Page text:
With regard to the third policy action to ensure the US government leads by example in mitigating AI risks and taking advantage of AI opportunities, the Office of Administration and Budget should draft policy guidance on the US government’s use of AI systems for public comment. . Again, no timeframe or details have been given for these policies, but an executive order on racial equity issued earlier this year it is expected to be at the forefront.
The executive order includes a provision directing government agencies to use AI and automated systems in a way that promotes fairness. For these policies to have a significant impact, they must include incentives and repercussions; they cannot be merely an optional guide. For example, the NIST standards for security are effective requirements for implementation by most government agencies. Not adhering to them is, to say the least, incredibly embarrassing for the people involved and grounds for personal action in some parts of the government. Government AI policies, as part of NIST or otherwise, must be comparable to be effective.
Furthermore, the cost of adhering to such regulations should not be an obstacle to innovation driven by start-ups. For example, what can be achieved in a framework whose cost to comply increases with the size of the company? Finally, as the government becomes a major purchaser of AI platforms and tools, it is paramount that its policies become the guiding principle for building such tools. Make compliance with this guidance a literal, or even effective, requirement for purchase (for example, the FedRamp security standard), and these policies can move the needle.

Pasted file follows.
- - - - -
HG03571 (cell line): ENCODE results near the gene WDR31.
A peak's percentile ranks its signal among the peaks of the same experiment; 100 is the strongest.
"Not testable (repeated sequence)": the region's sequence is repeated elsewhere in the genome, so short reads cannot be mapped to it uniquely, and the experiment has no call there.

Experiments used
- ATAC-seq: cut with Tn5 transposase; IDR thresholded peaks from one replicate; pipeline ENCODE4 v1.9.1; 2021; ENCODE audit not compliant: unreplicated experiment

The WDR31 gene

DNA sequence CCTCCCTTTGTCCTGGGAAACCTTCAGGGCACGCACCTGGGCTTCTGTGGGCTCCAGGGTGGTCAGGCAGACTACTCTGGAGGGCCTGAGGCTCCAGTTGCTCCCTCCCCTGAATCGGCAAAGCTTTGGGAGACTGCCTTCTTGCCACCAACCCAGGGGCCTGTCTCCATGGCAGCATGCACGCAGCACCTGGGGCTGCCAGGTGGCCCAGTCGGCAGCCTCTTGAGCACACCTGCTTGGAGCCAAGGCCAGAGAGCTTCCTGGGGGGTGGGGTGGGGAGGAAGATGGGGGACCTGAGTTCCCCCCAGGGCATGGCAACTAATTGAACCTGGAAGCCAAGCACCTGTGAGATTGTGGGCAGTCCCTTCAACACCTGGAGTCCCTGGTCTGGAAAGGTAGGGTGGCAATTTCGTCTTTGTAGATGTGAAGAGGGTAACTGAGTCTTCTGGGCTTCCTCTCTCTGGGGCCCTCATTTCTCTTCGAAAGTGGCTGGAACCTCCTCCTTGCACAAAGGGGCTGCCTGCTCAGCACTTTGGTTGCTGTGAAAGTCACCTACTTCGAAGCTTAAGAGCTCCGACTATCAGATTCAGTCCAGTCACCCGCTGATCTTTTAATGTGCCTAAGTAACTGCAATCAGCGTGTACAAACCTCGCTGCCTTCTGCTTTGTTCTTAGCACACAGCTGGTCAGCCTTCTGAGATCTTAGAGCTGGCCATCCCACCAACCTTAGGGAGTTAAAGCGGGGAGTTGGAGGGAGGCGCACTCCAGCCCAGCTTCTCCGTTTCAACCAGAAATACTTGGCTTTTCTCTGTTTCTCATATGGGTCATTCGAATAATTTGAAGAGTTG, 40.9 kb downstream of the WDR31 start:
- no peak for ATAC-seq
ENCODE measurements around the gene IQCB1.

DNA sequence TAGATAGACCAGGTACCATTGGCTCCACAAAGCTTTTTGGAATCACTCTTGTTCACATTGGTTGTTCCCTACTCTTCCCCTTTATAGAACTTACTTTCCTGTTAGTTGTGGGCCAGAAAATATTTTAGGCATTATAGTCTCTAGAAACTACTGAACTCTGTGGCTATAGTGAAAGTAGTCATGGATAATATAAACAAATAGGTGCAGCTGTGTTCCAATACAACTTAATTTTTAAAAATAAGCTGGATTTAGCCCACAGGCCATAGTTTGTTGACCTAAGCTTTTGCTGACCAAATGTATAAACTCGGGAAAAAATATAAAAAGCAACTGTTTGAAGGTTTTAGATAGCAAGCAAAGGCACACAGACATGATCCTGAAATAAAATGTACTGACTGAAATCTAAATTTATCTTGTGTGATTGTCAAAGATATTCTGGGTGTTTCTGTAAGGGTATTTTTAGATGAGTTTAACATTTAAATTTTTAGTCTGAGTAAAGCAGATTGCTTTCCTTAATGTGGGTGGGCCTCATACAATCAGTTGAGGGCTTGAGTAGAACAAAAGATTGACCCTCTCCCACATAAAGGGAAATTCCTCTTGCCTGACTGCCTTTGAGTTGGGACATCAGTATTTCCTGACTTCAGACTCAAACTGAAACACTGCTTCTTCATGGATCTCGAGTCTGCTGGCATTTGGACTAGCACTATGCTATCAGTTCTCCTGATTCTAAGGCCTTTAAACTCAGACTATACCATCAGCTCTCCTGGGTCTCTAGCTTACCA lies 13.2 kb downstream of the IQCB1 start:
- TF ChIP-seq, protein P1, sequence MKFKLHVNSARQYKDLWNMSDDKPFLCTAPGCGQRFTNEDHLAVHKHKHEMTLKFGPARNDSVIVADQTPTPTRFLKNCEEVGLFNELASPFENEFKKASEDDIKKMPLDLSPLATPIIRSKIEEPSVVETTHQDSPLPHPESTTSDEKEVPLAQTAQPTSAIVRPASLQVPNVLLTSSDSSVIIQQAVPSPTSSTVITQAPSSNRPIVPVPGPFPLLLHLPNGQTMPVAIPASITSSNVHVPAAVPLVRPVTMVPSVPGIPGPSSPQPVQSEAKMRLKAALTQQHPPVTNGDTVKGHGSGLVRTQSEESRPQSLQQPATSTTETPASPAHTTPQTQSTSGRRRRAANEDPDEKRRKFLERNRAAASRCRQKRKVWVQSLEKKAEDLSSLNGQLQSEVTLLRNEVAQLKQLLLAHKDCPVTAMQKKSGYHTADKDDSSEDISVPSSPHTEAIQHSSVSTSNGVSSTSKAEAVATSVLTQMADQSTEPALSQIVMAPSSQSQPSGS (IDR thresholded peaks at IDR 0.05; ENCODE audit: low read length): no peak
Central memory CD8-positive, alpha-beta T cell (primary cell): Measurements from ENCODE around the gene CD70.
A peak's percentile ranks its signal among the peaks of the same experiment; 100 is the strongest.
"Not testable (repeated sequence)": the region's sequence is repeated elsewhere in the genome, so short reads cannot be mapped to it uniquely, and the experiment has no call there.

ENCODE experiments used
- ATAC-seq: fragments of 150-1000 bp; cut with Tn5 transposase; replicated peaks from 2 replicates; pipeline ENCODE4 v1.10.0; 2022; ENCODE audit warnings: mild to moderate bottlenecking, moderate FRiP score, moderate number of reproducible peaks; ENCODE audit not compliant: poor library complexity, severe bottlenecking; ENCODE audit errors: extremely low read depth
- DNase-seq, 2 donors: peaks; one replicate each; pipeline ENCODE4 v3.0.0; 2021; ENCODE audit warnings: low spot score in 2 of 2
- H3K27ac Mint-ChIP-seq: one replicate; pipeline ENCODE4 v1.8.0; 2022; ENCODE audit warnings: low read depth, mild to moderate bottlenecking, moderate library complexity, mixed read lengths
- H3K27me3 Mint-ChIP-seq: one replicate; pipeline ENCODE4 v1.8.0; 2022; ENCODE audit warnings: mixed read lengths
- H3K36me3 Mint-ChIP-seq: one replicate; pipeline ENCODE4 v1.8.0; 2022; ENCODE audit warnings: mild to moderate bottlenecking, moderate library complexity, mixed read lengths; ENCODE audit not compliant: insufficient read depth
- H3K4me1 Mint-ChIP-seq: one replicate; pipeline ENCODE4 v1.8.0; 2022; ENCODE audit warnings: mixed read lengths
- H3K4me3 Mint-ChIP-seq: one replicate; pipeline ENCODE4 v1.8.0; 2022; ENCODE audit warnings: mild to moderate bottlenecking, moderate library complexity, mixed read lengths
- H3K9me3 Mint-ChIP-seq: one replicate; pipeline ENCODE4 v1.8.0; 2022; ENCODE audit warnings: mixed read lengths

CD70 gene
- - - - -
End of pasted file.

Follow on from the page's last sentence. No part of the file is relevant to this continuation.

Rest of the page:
As generative AI systems become more powerful and pervasive, it is essential that all stakeholders, including founders, operators, investors, technologists, consumers, and regulators, be thoughtful and intentional in seeking out and engaging with these technologies. While generative AI and AI more generally have the potential to revolutionize industries and create new opportunities, it also poses significant challenges, particularly around issues of bias, privacy, and ethical considerations.
Therefore, all stakeholders must prioritize transparency, accountability and collaboration to ensure that AI is developed and used responsibly and beneficially. This means investing in ethical AI research and development, engaging with diverse perspectives and communities, and establishing clear guidelines and regulations for developing and deploying these technologies.